By Jessica Contrera and Tracy Jan
The landlord was knocking, but Jill Ferguson had made a promise to her children. She was 66 years old with chronic bronchitis and chronic obstructive pulmonary disease (COPD), someone far more likely to die if she contracted the coronavirus. Ferguson had been self-isolating for days inside her Wisconsin duplex, so on Monday, she waited until the knocking stopped before she opened the door. Taped onto it was an eviction notice.
“Remove from the following described premises on or before April 15,” it read.
Ferguson slammed the door and rushed to find her inhalers. She felt like she couldn’t breathe. She knew her landlord outside Milwaukee was selling her building and that the new owners might want to take over her unit. But she hadn’t thought it would be this soon. How was she supposed to find a new place if leaving her home meant risking her life?
As millions of Americans are being told to stay inside their homes, eviction notices are still being issued by landlords across the country.
President Trump on Wednesday declared that the Department of Housing and Urban Development would be “providing immediate relief to renters and homeowners by suspending all foreclosures and evictions until the end of April.”
But Trump misstated what is actually occurring.
The federal actions announced last week would protect more than 30 million homeowners from eviction, but they do not cover the nation’s 40 million renters. HUD issued a 60-day moratorium on evictions for homeowners who are unable to pay their federally backed mortgages. The Federal Housing Finance Agency also granted relief to homeowners with loans backed by two government-controlled companies, Fannie Mae and Freddie Mac.
We’re all sharing in the pain, the financial pain.
Some public housing authorities, including New York, the largest in the nation, also imposed moratoriums on evictions, but that reprieve only applies to tenants in federally subsidized apartments.
While some governors, mayors, city councils and judges are taking action, most state- and municipal-wide moratoriums on evictions last only a few weeks. The day after Ferguson received her eviction notice, a Milwaukee judge ordered that sheriff’s deputies stop serving eviction orders in the county, but only until April 9.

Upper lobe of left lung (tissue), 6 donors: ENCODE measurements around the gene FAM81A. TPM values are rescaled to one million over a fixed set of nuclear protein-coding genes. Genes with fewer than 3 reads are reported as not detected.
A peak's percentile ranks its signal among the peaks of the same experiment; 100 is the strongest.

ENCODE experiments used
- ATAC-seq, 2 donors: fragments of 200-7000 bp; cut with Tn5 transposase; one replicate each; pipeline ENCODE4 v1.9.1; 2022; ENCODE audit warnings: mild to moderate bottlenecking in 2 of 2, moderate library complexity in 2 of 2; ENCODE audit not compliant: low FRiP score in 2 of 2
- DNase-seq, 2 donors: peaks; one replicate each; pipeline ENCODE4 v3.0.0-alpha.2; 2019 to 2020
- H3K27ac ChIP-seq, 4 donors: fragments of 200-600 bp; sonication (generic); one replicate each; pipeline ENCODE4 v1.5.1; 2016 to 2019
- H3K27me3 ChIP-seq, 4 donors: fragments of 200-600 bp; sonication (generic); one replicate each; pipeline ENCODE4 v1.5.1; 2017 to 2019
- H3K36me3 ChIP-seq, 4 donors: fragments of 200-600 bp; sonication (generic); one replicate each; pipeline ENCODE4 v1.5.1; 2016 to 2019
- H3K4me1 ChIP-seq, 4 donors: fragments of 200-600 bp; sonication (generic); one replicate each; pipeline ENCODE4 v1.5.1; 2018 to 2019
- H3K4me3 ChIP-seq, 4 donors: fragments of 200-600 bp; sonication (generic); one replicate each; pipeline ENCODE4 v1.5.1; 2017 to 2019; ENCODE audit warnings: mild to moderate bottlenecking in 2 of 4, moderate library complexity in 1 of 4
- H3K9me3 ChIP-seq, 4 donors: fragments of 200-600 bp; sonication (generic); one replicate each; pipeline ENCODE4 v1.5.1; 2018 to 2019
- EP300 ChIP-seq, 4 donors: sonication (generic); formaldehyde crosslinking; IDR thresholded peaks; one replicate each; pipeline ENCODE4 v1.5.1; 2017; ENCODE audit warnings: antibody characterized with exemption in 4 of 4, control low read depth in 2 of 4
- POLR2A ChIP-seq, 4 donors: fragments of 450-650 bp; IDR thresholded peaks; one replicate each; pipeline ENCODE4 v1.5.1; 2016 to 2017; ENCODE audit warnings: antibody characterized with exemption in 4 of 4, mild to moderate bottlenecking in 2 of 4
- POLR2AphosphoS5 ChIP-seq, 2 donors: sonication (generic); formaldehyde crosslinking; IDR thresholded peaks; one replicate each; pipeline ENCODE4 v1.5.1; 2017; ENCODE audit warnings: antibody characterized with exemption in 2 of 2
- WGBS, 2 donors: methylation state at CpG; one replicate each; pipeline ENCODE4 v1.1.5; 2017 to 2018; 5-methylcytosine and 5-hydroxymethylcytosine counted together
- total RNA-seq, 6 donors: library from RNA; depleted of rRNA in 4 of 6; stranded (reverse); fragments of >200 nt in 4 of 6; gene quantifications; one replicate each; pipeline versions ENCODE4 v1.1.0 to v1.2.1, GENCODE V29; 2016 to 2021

Without a national moratorium on evictions, housing advocates say, some of the country’s most vulnerable people will lose the homes that could keep them from contracting the virus. Black and Hispanic Americans, who are more likely to be renters and work low-wage jobs, would be disproportionately affected.
Trump discusses the moratorium on evictions for homeowners issued by the Department of Housing and Urban Development on Wednesday.
“It’s important that there be a uniform policy that gives everyone in America an assurance that we won’t lose our home in the midst of a public health emergency,” said Diane Yentel, president of the National Low Income Housing Coalition.
In Congress, lawmakers are beginning to take note of the mass layoffs happening across industries — in restaurants, hotels and retail — that will worsen in coming weeks. But protections from eviction for low-income renters were not included in the first two coronavirus relief bills that have been passed. Senators are meeting at the Capitol this weekend to negotiate a third economic stimulus package.
Congress is racing against time to come up with a coronavirus deal
Rep. Maxine Waters (D-Calif.), chairwoman of the House Financial Services Committee, unveiled a legislative proposal on Wednesday that would ban all evictions and foreclosures and suspend rental payments for tenants receiving federal housing subsidies. It would also include $100 billion in financial assistance to help people cover rent. Landlords, too, need to be compensated for the lost income to maintain their apartment units, housing advocates say.